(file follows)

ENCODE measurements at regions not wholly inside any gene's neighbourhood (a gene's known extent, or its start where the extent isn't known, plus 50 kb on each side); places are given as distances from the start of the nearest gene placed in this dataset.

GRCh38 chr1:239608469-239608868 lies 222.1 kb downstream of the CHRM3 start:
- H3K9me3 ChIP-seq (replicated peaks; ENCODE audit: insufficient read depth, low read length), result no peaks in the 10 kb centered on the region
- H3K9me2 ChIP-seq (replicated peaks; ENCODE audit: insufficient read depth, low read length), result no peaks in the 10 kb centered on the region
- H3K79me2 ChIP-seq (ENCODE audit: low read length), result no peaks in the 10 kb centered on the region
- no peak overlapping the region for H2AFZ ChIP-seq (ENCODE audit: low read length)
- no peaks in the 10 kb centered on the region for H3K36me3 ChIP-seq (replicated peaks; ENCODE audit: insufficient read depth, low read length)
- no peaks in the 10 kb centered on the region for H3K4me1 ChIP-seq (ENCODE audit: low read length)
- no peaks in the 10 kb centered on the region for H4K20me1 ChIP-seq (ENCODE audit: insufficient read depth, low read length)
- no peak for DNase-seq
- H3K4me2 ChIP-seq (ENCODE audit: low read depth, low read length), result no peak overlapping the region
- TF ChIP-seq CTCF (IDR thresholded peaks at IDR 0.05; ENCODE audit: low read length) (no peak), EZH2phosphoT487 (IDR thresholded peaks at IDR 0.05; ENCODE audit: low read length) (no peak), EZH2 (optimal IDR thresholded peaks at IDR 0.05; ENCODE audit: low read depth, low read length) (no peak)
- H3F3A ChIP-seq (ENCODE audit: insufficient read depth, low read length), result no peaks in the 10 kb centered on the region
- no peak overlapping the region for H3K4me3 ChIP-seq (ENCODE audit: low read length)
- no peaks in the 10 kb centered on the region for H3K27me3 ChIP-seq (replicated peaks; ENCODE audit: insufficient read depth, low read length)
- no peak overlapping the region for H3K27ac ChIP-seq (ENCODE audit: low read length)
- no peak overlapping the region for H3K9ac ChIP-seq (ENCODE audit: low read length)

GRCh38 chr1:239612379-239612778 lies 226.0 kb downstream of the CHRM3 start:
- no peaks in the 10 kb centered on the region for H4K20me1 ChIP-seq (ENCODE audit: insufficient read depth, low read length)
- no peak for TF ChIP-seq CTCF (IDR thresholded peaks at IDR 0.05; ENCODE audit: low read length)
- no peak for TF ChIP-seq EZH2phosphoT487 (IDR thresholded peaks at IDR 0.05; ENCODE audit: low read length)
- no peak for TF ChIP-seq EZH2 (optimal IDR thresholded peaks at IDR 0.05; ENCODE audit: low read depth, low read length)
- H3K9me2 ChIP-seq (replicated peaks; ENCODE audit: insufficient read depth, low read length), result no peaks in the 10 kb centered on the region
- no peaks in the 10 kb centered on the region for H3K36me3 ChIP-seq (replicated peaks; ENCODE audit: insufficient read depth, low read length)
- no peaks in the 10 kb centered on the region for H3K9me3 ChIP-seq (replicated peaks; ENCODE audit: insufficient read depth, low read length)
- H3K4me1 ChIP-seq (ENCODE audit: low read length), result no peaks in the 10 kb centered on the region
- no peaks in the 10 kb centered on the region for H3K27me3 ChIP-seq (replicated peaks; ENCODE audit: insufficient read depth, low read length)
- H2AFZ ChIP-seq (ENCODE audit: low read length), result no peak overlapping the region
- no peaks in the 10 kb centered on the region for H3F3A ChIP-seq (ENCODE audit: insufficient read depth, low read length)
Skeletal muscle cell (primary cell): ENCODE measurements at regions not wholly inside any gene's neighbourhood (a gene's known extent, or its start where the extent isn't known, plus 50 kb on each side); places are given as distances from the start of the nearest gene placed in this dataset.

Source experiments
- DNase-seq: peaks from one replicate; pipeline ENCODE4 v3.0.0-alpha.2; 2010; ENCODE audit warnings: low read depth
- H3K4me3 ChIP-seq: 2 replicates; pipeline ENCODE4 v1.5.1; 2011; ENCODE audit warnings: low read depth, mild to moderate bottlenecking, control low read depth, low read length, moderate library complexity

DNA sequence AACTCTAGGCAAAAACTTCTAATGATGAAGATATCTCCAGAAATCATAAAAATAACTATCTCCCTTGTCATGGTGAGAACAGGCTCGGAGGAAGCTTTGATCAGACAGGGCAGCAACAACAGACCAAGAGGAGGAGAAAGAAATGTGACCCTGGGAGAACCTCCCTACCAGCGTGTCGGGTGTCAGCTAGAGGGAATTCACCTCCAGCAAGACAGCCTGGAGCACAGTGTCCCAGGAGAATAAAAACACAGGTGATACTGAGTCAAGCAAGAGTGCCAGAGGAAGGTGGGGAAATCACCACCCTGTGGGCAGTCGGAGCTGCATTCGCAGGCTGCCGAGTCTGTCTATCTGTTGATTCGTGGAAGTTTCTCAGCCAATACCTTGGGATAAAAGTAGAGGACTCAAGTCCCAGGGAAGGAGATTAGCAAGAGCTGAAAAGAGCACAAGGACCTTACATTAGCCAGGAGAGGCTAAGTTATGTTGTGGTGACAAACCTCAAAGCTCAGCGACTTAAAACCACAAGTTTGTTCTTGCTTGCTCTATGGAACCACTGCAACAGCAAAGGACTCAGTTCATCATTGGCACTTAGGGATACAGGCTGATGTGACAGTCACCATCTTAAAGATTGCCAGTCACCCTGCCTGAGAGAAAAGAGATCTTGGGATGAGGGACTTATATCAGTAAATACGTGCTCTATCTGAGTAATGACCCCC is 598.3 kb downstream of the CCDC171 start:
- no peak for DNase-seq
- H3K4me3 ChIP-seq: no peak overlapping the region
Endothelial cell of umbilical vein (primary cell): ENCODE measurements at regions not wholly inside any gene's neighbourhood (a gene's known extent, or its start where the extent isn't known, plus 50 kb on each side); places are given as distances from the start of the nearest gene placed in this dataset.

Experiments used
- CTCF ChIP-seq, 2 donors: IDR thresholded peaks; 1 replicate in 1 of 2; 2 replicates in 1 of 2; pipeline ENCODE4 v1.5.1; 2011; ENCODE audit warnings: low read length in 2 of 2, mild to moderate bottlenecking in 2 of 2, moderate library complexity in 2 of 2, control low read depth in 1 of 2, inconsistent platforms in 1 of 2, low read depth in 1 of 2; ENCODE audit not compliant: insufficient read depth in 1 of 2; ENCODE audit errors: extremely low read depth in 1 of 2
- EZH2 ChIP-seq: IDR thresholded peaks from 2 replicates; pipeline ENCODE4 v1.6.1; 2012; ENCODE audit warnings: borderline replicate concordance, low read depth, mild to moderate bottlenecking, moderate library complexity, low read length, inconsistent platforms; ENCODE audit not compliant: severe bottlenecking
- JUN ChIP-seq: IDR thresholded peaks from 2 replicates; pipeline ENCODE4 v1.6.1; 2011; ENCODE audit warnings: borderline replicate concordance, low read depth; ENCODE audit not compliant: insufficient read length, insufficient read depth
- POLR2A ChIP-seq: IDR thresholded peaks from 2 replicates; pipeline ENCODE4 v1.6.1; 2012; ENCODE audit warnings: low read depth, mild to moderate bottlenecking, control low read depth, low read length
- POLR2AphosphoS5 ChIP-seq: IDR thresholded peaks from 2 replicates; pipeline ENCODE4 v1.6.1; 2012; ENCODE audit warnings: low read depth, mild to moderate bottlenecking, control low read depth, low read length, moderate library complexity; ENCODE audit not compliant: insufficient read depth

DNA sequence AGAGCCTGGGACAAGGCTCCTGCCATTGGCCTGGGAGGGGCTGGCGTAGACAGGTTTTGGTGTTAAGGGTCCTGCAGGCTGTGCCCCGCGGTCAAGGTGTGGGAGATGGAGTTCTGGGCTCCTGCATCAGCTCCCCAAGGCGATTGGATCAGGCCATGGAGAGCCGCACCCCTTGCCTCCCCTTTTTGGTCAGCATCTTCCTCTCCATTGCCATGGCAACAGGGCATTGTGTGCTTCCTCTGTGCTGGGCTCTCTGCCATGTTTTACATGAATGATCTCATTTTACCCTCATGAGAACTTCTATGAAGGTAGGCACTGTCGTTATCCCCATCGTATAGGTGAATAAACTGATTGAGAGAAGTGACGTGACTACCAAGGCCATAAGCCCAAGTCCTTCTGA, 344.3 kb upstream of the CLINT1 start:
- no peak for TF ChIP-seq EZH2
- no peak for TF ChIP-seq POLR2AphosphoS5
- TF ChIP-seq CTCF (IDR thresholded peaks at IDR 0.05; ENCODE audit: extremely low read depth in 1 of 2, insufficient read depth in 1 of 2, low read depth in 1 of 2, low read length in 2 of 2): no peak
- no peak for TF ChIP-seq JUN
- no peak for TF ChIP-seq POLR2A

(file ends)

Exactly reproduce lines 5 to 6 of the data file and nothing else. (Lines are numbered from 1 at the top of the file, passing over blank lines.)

- H3K79me2 ChIP-seq (ENCODE audit: low read length), result no peaks in the 10 kb centered on the region
- no peak overlapping the region for H2AFZ ChIP-seq (ENCODE audit: low read length)